On December 2, 2015, the Florida House Agriculture and Natural Resource Appropriations Subcommittee vote 9-3 on House Bill (HB) 191 – Regulation of Oil and Gas Resources, which was co-sponsored by Representatives Rodrigues (R-Estero) and Pigman (R-Sebring). A senate version of HB191, Senate Bill (SB) 318, was referred in October to the Senate Environmental Preservation and Conservation Subcommittee. HB191, as summarized by the co-sponsors: (1) preempts regulation of all matters relating to exploration, development, production, processing, storage, and transportation of oil and gas; (2) declares existing ordinances and regulations relating thereto void; (3) provides exception for certain zoning ordinances; (4) revises the Florida Department of Environmental Protection (FDEP) rulemaking authority; (5) requires permits be obtained before performance of high-pressure well stimulation; (6) deletes provisions requiring Division of Resource Management to get certain approval from municipal governing bodies; (7) requires division to consider additional criteria when issuing permits; (8) authorizes FDEP to issue permits for performance of high-pressure well stimulation; (9) requires FDEP to conduct study; (10) requires applicants and operators to provide surety; (11) increases maximum amount for civil penalties; (12) requires FDEP to designate national chemical registry as state’s registry; (13) requires service providers, vendors, and well owners or operators to report certain information to FDEP; (14) requires FDEP to report certain information to registry; (15) provides that act preempts and supersedes certain regulations and ordinances; and (16) provides appropriation.
Like many states where the leveraging of the natural gas boom in recent years was met with environmental zeal against these efforts, Florida is now at the precipice of three options: (1) leverage a business friendly environment; (2) establish stricter regulations in respect to environmental protection; or (3) a melding of the first two options. There are ten active oil fields in Florida, seven of which are in south Florida and three in the panhandle. In 2014, the Florida cumulative production total for oil was approximately 614,668 million barrels, while natural gas was approximately 728,884 million cubic feet.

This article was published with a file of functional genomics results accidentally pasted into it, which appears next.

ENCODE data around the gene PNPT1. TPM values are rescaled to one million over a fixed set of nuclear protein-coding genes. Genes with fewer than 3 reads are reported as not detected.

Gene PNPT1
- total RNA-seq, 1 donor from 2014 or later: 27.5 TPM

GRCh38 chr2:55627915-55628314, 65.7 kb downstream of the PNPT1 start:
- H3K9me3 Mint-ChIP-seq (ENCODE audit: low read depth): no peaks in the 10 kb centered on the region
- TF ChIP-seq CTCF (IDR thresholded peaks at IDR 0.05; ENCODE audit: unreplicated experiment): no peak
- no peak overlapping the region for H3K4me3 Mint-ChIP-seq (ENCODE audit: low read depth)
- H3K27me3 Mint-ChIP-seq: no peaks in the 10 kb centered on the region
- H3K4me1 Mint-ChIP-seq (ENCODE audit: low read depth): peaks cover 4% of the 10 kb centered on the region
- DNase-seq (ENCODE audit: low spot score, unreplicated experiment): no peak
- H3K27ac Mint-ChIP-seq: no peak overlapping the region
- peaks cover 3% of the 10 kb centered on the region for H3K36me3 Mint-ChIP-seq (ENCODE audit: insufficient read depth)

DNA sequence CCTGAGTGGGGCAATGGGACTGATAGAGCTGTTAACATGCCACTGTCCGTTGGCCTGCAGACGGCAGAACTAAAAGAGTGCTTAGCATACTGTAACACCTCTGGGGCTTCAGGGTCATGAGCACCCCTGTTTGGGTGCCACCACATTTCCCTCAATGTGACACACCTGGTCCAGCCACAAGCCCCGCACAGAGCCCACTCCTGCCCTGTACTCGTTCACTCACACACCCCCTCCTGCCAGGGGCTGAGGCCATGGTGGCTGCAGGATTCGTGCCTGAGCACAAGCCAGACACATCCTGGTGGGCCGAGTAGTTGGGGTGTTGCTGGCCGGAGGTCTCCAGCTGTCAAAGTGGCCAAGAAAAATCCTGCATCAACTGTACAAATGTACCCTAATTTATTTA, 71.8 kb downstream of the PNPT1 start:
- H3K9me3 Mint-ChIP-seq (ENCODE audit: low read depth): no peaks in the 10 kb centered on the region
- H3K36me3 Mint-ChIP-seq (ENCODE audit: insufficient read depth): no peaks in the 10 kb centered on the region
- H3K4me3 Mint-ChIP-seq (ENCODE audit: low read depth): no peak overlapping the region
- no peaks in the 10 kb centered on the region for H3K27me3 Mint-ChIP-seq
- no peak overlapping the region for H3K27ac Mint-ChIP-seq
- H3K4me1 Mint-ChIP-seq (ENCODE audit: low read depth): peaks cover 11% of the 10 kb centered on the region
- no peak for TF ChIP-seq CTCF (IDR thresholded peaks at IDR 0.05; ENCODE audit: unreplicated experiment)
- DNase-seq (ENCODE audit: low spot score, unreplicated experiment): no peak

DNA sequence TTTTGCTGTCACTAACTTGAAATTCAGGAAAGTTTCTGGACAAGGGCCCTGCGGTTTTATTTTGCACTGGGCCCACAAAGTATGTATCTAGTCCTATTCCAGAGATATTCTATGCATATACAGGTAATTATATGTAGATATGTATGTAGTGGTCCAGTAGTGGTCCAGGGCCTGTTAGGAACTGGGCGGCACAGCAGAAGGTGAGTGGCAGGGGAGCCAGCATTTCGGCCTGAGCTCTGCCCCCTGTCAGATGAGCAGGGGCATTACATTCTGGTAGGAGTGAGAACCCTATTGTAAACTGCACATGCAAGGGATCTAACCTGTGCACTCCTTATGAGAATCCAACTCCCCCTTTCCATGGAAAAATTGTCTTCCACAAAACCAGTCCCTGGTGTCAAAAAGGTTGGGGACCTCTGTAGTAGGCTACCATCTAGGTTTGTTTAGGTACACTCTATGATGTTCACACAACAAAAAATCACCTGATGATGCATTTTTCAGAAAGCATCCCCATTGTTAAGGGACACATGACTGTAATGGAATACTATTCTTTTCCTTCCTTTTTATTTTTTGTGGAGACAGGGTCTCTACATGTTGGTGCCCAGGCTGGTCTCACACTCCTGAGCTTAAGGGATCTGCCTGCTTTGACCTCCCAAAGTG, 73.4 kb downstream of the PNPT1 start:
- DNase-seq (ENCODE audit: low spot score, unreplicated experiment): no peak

HB191 No. 8, above, relates to hydraulic fracturing and is the focus of environmentalists across the U.S. Those who plan to implement the hydraulic fracturing technologies are focused primarily in south Florida, specifically the Everglades, in attempts to produce economic quantities of crude oil (sour). There has been some organized anti-fracking movement in south Florida, but not to the degree of the furor seen in states north of Florida during the recent natural gas boom.
What is main issue regarding “fracking”?
In Florida, there are several valid environmental concerns regarding hydraulic fracturing. Some studies have shown that more than 90 percent of fluids used in hydraulic fracturing may remain underground. Spent fluids that return to the surface, referred to as “flowback”, are typically stored in open pits or tanks at the well site prior to disposal. The pits used for storage of the flowback are typically lined to decrease the potential for interaction with near surface aquifers.
In respect to the actual hydraulic fracturing process, environmental issues of concern specifically include, but are not limited to, process water availability, spills of fluids at the surface, improper well seals, and, in some rare instances, induced seismicity. The U.S. Geological Survey (USGS) notes that while hydraulic fracturing is the focal point of most of the environmental concerns, the larger overall process of drilling, completing, and producing an oil and gas well tend to be ignored. The environmental issues of concern for the overall process include, but are not limited to: groundwater and surface water quality degradation from improper well seals and/or surface activities; reduced air quality; noise; light pollution; dramatic landscape changes from the oil and gas well process, as well as the mining impacts from proppant processing; and, in some rare instances, induced seismicity from the injection of waste fluids into deep disposal wells. It is very important to note that not all of these environmental issues of concern occur at every site and many impacts can be avoided or mitigated with the proper practices.
As indicated earlier, recent activity for oil and gas has been focused in south Florida, specifically the Everglades. Environmentalist organizations believe the economic benefit of the petroleum industry in this area of the state is significantly outweighed by the overall potential impacts to surface water and groundwater quality, air quality, and pristine wetland and animal habitat, which is home to the endangered Florida Panther.
by M.C. Alfieri, Professional Hydrologist, Professional Geologist, CGWP